by R. Yitzchak Blau
Professor Michael Wyschogrod, one time chairman of the philosophy department at CUNY and a member of Tradition’s editorial board for several decades, passed away last week. He wrote two book reviews fifteen years apart that complement each other. In a review of David Hartman’s Maimonides: Torah and Philosophic Quest (Spring 1979), Prof. Wyschogrod argues that Rambam was too dismissive of the carnal, corporeal, and historical elements of the Jewish tradition. Thus, Rambam values olam haba more than physical resurrection, he fails to emphasize the significance of the land of Israel, and he rejects any trace of anthropomorphism regarding God. In a review of Marvin Fox’s Interpreting Maimonides (Winter 1994), Wyschogrod notes how Fox’s discussion of the contemporary relevance of Rambam’s philosophy focuses entirely on formal procedure rather than on substantive ideas. He also contends that Rambam allowed biblical loyalties to influence his definition of what can be rationally demonstrated.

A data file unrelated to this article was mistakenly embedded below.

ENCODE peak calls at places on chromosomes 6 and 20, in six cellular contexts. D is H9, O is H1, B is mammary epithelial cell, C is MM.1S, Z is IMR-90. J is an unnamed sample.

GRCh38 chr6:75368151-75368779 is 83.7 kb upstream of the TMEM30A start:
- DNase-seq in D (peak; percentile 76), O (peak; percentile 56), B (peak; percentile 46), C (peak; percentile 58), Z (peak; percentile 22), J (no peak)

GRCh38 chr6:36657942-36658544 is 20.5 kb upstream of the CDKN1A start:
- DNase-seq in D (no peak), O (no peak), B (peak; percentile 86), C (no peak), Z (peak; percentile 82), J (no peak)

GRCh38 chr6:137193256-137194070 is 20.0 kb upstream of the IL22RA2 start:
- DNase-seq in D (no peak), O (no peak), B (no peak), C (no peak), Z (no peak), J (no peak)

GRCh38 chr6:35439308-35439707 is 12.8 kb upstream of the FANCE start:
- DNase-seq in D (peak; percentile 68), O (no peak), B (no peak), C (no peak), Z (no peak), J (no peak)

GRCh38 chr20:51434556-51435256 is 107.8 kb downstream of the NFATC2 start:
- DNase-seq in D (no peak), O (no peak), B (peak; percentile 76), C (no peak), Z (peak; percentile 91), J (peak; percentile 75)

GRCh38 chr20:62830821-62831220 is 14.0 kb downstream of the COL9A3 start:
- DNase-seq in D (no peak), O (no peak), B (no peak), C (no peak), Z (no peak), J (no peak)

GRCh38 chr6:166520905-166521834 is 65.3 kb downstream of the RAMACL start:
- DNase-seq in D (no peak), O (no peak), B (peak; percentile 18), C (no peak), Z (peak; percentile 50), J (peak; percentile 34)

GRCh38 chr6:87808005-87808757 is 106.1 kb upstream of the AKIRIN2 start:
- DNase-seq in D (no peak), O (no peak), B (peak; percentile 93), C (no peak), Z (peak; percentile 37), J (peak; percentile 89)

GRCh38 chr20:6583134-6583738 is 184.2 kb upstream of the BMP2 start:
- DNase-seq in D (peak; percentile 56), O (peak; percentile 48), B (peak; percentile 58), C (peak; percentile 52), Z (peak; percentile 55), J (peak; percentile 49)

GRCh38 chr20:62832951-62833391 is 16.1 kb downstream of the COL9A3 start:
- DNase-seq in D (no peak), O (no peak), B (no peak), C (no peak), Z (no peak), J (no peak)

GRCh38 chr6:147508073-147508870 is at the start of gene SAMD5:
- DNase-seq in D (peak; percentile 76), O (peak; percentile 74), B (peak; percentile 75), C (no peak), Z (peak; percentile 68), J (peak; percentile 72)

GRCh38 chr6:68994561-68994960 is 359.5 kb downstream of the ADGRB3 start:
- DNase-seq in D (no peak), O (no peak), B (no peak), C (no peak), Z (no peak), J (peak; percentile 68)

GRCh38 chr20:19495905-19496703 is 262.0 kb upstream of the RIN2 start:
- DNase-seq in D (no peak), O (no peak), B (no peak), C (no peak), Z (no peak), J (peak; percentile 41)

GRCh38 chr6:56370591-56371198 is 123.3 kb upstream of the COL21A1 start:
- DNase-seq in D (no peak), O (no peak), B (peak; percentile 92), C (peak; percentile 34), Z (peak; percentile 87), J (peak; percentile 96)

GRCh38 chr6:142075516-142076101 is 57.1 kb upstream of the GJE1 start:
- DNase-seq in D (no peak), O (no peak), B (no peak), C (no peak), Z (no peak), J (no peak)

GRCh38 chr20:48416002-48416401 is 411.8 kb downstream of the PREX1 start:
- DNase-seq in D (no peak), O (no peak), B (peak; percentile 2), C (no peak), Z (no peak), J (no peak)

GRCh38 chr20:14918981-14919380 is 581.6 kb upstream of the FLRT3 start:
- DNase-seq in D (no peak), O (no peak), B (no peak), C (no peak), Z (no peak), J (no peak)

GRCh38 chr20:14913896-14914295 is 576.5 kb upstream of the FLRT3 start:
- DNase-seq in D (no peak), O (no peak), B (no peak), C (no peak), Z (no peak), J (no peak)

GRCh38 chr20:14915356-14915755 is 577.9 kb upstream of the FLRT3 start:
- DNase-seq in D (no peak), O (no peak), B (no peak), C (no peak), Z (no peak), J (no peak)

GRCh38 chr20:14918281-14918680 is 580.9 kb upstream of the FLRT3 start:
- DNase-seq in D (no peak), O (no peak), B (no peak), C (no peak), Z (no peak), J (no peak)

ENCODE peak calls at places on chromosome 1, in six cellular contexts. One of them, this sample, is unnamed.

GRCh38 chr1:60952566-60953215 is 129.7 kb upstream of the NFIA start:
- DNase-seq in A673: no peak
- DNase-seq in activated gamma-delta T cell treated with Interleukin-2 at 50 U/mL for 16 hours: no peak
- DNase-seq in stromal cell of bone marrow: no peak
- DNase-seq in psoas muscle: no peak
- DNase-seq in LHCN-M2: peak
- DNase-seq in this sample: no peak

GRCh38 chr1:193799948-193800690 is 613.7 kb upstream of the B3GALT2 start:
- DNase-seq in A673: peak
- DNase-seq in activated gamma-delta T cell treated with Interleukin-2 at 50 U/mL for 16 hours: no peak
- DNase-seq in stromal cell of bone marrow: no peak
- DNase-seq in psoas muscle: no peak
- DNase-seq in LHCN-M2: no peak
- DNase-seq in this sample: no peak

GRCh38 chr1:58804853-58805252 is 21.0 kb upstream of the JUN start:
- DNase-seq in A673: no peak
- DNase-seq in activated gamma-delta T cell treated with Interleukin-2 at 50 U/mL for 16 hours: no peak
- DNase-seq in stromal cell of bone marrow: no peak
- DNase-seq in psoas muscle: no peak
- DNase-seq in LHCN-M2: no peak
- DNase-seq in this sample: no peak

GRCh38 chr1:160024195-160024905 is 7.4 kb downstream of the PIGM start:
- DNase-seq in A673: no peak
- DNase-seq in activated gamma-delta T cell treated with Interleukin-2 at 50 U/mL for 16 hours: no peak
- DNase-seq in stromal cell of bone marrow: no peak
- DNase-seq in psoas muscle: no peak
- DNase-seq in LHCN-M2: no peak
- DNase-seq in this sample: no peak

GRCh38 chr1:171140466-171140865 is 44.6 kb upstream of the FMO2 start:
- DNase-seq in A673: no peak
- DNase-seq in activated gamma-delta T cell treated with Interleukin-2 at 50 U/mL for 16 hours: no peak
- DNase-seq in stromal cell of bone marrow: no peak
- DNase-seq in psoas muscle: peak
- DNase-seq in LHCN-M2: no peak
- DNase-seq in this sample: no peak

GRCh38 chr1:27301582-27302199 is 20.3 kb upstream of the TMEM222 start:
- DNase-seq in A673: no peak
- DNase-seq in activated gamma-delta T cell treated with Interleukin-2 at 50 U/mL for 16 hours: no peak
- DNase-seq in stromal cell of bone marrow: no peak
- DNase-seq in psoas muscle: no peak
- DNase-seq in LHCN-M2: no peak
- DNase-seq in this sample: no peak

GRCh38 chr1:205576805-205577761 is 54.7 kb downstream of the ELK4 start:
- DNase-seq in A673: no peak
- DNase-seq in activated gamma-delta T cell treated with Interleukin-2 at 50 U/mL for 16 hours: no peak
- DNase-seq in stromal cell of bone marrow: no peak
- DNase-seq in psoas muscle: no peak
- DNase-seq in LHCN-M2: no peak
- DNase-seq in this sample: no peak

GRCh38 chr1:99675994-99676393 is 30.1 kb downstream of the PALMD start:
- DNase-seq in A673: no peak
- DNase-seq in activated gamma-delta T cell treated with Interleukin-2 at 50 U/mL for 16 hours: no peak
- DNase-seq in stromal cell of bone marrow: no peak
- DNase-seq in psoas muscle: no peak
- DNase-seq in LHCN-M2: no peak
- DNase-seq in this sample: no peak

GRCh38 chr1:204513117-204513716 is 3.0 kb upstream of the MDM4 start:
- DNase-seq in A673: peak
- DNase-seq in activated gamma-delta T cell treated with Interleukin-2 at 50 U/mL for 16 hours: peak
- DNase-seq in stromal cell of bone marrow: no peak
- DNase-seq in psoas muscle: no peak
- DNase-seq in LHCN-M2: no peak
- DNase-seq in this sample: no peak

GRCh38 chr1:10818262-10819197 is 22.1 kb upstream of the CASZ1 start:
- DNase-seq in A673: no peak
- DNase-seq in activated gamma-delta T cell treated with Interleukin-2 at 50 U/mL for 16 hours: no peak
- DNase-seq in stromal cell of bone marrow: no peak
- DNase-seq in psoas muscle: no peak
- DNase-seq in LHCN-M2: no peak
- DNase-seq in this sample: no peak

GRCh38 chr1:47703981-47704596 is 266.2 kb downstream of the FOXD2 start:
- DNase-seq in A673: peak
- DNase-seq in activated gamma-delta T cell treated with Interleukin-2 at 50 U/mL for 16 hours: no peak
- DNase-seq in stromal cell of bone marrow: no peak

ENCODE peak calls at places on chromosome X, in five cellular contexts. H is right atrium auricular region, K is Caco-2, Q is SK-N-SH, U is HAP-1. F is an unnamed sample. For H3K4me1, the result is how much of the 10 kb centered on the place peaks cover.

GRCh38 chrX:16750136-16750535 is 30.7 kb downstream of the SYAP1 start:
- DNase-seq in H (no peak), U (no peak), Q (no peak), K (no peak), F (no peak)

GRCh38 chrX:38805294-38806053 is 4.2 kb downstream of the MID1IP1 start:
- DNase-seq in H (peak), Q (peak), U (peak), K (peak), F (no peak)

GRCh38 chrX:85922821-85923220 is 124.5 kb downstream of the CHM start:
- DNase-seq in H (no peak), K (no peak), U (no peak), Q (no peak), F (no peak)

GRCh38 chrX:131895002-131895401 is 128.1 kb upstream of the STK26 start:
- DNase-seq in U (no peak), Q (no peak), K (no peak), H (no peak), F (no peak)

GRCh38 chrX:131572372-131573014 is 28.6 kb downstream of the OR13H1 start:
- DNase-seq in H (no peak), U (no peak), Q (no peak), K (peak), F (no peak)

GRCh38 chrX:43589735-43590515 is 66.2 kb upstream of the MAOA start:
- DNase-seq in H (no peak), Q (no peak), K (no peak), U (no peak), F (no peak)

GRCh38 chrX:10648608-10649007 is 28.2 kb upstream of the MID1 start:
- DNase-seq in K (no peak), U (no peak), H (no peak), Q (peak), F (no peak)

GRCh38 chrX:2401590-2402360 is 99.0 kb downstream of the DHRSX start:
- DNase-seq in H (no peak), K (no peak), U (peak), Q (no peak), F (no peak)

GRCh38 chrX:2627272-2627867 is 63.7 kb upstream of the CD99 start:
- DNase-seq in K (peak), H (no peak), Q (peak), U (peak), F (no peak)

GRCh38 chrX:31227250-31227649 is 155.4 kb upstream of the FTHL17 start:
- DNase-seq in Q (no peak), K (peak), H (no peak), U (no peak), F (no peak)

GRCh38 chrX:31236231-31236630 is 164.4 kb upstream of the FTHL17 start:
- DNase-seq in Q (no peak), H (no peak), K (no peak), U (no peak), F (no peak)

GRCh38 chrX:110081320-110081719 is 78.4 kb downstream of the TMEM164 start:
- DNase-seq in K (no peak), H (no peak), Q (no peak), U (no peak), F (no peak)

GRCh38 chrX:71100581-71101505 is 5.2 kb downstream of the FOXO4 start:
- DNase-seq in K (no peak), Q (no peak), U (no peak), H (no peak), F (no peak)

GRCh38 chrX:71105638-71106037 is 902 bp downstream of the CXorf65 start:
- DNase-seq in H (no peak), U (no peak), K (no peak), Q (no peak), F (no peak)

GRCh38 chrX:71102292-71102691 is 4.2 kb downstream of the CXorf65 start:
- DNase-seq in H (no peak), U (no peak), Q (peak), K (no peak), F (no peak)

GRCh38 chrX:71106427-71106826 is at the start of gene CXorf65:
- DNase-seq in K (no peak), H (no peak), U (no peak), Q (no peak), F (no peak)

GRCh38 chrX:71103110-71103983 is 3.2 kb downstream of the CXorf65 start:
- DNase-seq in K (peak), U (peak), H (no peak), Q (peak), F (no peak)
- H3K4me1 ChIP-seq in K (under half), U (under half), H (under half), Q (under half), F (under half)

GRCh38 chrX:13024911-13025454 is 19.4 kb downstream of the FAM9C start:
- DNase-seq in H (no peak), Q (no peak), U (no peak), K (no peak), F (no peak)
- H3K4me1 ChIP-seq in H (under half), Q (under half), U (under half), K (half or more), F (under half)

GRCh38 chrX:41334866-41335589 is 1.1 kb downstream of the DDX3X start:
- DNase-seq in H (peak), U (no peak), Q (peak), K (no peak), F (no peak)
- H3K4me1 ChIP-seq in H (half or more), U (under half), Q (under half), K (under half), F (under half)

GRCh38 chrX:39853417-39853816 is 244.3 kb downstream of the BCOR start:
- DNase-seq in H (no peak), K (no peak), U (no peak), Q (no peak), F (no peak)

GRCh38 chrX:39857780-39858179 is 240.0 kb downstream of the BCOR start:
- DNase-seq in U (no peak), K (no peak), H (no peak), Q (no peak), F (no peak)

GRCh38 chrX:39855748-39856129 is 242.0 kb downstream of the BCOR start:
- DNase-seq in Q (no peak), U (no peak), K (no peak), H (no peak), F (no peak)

Here is the review of David Hartman: link (PDF)
Here is the review of Marvin Fox: link (PDF)